Greek singing legend Demis Roussos dies aged 68

Artemios "Demis" Ventouris Roussos, 15 June 1946 – 25 January 2015 was a Greek singer and performer who had international hit records as a solo performer in the 1970s after having been a member of Aphrodite's Child, a progressive rock group that also included Vangelis.

He shot to fame in the 1970s after teaming up with fellow Greek musician Vangelis in the band Aphrodite's Child.He soon went solo and built a long career over which he sold millions of albums with such hits as
"Forever and Ever", "Mr Reason", "Goodbye My Love, Goodbye" and "Quand je t'aime."

"Along with Nana Mouskouri, he is one of the two biggest Greek pop music artists. They are the two great voices that put Greece on the map," French-Greek TV personality Nikos Aliagas told the AFP news agency.

Rest in Peace, Demis

The Theatre on the Hill

Tim and I at the Theatre on the Hill on Friday January 23rd.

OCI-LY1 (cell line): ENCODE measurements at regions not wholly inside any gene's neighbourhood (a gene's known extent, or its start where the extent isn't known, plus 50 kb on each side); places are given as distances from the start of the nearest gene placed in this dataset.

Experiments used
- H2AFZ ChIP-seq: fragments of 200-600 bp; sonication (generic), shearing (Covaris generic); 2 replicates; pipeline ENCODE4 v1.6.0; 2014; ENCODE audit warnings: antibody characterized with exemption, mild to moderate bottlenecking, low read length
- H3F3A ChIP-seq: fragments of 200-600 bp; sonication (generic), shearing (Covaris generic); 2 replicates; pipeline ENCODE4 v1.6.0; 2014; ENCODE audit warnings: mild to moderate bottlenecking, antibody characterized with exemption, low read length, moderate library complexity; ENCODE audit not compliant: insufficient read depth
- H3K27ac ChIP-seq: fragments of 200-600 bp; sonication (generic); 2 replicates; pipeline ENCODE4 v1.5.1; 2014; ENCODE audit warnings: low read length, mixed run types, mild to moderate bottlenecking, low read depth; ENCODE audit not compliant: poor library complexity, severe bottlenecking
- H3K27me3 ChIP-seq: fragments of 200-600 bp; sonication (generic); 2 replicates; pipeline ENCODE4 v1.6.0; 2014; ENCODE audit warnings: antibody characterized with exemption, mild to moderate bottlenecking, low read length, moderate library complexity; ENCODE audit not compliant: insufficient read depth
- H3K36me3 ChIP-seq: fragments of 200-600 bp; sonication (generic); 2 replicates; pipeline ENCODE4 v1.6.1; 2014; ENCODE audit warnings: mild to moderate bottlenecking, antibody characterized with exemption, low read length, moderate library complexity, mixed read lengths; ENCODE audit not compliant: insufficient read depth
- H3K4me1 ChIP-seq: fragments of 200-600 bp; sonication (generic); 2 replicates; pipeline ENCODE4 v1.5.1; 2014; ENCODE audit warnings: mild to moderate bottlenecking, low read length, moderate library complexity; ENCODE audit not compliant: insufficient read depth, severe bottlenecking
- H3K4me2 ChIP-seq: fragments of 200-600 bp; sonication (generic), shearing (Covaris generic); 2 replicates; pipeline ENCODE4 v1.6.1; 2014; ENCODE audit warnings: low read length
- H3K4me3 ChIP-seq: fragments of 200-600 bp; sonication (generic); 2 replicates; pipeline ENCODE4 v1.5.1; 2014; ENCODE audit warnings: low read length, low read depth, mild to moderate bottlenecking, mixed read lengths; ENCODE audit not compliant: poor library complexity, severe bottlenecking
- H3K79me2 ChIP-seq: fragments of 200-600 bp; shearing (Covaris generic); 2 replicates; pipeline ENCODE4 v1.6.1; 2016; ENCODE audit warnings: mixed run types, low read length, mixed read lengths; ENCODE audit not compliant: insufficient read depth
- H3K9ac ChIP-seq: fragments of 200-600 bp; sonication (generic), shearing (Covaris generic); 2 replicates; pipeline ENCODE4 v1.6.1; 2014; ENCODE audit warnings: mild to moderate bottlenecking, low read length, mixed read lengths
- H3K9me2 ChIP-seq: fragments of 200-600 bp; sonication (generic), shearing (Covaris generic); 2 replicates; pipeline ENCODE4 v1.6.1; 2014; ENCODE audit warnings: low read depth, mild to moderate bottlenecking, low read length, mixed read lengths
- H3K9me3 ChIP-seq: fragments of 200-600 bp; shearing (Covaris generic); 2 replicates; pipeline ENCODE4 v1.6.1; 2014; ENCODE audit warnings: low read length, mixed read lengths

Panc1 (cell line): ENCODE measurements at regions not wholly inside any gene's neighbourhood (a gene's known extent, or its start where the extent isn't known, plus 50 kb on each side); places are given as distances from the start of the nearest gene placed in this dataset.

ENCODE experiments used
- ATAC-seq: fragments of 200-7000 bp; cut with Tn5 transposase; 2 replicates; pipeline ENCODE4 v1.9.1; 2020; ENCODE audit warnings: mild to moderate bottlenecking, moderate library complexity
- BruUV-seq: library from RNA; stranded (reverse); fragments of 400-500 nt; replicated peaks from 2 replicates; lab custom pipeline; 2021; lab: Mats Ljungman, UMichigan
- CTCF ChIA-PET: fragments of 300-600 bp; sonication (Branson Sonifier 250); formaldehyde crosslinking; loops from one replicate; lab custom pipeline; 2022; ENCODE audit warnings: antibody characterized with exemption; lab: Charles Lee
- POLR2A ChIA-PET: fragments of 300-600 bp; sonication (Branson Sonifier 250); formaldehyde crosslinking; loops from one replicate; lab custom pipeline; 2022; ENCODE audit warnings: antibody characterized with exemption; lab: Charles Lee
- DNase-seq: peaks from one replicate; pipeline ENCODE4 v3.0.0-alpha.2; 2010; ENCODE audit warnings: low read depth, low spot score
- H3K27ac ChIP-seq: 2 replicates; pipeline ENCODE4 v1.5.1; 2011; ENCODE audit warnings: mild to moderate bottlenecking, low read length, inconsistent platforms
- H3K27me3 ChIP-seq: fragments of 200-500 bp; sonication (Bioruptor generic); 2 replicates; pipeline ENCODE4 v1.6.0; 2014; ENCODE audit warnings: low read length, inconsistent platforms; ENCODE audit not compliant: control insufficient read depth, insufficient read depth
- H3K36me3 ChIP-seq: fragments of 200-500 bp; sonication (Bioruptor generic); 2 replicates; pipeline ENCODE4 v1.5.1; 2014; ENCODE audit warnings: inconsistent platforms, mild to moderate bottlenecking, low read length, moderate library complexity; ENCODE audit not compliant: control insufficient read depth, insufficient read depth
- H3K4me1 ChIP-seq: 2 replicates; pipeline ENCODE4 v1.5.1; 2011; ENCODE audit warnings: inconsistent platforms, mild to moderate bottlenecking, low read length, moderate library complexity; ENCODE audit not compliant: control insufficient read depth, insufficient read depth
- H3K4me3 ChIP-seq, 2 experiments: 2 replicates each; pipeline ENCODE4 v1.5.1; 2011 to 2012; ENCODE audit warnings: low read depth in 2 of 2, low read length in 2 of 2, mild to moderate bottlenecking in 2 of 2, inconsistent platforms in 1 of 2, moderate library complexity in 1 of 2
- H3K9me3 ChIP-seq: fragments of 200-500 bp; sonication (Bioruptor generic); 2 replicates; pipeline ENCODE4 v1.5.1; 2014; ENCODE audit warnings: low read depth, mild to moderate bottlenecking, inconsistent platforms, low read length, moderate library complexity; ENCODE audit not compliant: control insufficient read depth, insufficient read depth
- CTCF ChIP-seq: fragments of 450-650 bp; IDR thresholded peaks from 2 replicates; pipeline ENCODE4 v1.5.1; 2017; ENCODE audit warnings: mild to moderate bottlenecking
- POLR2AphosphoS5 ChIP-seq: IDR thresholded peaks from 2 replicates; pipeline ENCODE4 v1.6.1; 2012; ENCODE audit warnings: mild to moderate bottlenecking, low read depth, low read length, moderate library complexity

Always great decors, great show and Tim and I always have a great time there.
A clip made at TOTH of the Phantom of the Opera. This is a compilation video of some scenes from the show with views of the audience.

Thursday, January 22, 2015


T.R.A.C.S in the Woods on River Island

Ging Gang Goolie

Ging Gang Goolie or Ging Gang Gooli is a gibberish scouting song, said to be written by Robert Baden-Powell during the 1st World Scout Jamboree. It is popular among the Boy Scouts and Girl Guides.

During the Second Boer War, Baden Powell listened to songs in African languages. The nonsense lyrics of "Ging Gang Goolie" might have been inspired by these songs. Baden-Powell is said to have written this song during the 1st World Scout Jamboree in 1920. The song used gibberish to ensure that children from different countries could sing the song irrespective of what their mother tongue is. The tune is based on an extract from Mozart's Symphony No.1, composed when he was eight years old.